By Bonnie L. Grant
Growing potatoes in containers can make gardening accessible for the small space gardener. When you grow potatoes in a container, harvesting is easier because all the tubers are in one place. Potatoes can be grown in a potato tower, garbage can, Tupperware bin or even a gunnysack or burlap bag. The process is easy and something the entire family can enjoy from planting to harvesting.
Potato Container Garden
The best potatoes to use for container gardening are those that mature early. Choose certified seed potatoes, which are disease free. The potatoes should mature in 70 to 90 days. You can also choose a variety from the super market that you enjoy. Be aware that some potatoes take 120 days until harvest, so you need a long growing season for these types of potatoes.
There is a wide range of potato container garden methods and mediums. Most potatoes are grown in garden soil but any medium that is well drained is appropriate. Even perlite can be used to grow potatoes in a pot. If you are using a rubber or plastic bin, make sure you drill several drainage holes. Heavy burlap bags make ideal containers because they breathe and drain. Whatever type of container you choose, make sure there is room to build up the soil as the spuds grow. This encourages the formation of even more tubers in layers.
Where to Grow Potatoes in a Container
Full sun conditions with six to eight hours of light and ambient temperatures of around 60 degrees Fahrenheit will provide the best conditions for growing potatoes in containers. You may choose to grow potatoes on the deck in order to have quick access to the smallest new potatoes. Grow new potatoes in a pot outside the kitchen or in large 5-gallon buckets set on the patio.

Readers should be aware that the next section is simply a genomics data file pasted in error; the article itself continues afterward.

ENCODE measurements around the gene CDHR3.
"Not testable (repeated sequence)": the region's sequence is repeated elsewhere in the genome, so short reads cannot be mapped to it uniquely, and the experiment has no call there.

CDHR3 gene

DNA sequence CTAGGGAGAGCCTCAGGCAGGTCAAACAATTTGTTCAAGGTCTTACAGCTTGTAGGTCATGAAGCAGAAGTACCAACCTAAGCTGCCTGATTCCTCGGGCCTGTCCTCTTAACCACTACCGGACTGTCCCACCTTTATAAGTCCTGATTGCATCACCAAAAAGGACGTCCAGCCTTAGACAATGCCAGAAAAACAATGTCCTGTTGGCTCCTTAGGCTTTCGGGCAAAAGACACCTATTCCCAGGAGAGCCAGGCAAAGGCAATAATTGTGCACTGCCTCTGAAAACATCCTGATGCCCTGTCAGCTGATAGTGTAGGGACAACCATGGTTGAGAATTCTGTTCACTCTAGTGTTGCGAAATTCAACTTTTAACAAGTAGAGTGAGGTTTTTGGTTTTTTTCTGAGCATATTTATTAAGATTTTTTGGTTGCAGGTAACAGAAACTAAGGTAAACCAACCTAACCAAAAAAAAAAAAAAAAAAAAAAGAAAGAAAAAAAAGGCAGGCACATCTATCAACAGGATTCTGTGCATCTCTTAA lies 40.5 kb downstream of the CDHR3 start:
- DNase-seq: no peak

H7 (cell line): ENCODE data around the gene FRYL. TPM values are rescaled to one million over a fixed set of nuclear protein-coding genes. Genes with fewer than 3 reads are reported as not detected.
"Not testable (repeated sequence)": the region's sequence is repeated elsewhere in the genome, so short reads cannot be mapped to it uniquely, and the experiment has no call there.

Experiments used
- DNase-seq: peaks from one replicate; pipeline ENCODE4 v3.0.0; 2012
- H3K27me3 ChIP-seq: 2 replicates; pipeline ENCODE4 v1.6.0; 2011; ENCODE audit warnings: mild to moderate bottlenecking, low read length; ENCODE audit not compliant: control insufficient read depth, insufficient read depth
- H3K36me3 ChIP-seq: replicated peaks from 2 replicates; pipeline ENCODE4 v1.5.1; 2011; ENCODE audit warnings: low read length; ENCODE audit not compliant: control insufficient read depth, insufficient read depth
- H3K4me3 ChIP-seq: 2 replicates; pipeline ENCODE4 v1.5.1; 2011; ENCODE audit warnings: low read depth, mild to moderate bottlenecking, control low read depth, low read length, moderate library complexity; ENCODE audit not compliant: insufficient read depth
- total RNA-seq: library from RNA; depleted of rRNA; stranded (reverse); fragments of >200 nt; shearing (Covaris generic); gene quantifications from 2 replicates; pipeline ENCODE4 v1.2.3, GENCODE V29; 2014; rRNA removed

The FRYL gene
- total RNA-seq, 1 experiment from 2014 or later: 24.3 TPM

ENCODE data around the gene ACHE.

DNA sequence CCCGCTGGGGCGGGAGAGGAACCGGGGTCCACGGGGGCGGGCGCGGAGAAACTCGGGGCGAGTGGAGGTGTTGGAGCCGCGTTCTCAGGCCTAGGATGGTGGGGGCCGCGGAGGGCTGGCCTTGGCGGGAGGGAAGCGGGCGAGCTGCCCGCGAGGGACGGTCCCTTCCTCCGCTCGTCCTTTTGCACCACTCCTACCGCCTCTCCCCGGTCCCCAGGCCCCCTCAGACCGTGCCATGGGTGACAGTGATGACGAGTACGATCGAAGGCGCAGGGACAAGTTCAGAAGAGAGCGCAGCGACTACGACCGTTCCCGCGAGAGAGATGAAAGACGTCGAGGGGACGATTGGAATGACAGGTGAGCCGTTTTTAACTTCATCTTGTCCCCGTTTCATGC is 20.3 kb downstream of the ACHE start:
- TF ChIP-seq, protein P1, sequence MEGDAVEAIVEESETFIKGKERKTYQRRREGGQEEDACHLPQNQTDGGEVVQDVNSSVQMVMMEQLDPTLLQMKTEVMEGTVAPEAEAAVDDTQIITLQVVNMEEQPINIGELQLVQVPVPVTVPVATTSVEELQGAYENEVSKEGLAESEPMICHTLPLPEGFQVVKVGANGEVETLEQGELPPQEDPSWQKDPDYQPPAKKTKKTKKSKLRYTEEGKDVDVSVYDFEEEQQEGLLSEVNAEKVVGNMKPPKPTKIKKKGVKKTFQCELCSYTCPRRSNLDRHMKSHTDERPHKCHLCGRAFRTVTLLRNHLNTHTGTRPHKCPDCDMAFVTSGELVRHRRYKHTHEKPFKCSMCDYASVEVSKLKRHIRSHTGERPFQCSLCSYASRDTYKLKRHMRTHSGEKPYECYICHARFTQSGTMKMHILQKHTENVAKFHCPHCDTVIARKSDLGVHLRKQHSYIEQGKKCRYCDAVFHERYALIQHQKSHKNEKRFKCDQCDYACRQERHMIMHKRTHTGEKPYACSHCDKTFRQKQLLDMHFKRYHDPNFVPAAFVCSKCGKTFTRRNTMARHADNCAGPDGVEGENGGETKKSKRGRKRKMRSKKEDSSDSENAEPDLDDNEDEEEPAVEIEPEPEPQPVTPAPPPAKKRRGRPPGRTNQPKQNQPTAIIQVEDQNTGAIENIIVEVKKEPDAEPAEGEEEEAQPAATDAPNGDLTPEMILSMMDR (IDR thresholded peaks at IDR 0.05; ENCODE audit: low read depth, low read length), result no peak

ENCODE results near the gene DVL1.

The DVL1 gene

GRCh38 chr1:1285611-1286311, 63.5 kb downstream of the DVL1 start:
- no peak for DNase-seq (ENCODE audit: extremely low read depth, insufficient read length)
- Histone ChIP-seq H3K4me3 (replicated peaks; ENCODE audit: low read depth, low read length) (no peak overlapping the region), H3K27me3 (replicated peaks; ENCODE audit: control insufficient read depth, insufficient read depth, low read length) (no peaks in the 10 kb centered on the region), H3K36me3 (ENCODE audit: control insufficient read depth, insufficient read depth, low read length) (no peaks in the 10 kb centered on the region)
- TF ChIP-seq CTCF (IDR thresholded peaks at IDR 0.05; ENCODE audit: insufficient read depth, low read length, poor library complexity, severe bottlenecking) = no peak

How to Grow Potatoes in a Container
Plant your potatoes after all danger of frost has passed. Make a free draining soil mixture and mix in a handful of time-release fertilizer. Fill the container 4 inches deep with previously moistened medium.
Cut the seed potatoes into 2-inch chunks that have several eyes on them. Small potatoes can be planted as they are. Plant the chunks 5 to 7 inches apart and cover them with 3 inches of moist soil. Cover container potatoes with more soil after they grow 7 inches and continue to cover the small plants until you reach the top of the bag. Container potatoes need to be kept well watered but not soggy.
Harvesting Container Potatoes
Harvest potatoes after the plants flower and then turn yellow. You can also remove new potatoes before flowering. Once the stems turn yellow, stop watering and wait a week. Dig out the potatoes or just dump the container and sort through the medium for the tubers. Clean the potatoes and let them cure for two weeks for storage.